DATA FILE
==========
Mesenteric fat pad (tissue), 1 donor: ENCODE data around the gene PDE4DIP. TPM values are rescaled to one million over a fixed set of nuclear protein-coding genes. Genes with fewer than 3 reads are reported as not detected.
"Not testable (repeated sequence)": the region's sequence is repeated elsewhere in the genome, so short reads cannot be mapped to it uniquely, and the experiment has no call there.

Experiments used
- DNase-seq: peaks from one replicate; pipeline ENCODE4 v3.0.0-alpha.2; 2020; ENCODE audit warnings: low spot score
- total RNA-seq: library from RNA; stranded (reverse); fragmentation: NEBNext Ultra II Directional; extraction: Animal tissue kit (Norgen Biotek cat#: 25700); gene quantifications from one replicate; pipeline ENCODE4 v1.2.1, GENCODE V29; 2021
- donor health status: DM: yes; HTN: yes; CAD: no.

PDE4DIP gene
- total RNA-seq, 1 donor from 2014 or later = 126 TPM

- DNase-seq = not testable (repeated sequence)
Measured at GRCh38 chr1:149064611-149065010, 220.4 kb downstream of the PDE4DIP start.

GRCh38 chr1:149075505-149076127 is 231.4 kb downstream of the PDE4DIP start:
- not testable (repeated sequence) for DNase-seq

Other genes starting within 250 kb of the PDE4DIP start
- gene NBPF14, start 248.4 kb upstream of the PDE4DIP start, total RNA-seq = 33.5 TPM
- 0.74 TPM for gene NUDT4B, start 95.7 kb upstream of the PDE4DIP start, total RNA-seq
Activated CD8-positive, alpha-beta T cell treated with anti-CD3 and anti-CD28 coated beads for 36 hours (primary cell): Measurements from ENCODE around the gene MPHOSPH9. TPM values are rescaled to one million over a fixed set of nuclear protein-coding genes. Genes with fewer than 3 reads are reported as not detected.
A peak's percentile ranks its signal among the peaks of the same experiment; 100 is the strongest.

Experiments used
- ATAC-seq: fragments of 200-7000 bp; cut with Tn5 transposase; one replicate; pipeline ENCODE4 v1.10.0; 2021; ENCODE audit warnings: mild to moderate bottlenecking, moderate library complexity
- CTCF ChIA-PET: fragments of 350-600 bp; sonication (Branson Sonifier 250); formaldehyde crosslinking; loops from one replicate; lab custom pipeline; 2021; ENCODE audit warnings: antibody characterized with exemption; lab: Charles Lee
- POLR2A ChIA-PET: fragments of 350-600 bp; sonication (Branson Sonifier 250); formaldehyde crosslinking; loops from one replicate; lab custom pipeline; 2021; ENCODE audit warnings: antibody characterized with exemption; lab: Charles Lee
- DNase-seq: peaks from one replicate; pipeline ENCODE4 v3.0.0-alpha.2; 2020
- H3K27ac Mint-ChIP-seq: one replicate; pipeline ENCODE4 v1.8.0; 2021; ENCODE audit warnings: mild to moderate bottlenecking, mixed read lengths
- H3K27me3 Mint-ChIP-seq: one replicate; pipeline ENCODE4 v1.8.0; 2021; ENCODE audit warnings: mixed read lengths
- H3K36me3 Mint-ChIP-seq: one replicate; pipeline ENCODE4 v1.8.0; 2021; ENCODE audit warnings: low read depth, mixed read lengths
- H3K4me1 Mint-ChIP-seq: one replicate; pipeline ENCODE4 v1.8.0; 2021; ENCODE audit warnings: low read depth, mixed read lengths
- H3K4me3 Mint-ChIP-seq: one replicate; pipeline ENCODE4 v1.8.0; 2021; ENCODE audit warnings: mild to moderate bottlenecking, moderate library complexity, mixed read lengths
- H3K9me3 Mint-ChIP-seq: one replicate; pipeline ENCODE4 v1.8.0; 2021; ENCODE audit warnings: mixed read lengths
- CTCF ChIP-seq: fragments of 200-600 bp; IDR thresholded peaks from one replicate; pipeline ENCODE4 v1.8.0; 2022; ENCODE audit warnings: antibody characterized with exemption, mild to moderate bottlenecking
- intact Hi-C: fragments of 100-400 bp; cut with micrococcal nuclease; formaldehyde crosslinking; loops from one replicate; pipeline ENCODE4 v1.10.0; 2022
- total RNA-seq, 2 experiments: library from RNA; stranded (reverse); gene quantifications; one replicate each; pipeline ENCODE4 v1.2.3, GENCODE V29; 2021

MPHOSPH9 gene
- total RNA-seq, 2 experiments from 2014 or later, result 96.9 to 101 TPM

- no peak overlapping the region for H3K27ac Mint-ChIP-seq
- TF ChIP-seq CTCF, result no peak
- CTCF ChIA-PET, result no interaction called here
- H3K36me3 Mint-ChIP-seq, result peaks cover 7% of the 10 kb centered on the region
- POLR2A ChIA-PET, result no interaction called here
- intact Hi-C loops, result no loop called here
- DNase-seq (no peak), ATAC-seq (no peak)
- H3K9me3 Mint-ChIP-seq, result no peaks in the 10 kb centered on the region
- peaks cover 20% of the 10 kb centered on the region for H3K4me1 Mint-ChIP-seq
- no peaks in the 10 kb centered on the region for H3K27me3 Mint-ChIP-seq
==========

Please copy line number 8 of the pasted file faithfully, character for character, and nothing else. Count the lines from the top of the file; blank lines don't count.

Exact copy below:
- total RNA-seq, 1 donor from 2014 or later = 126 TPM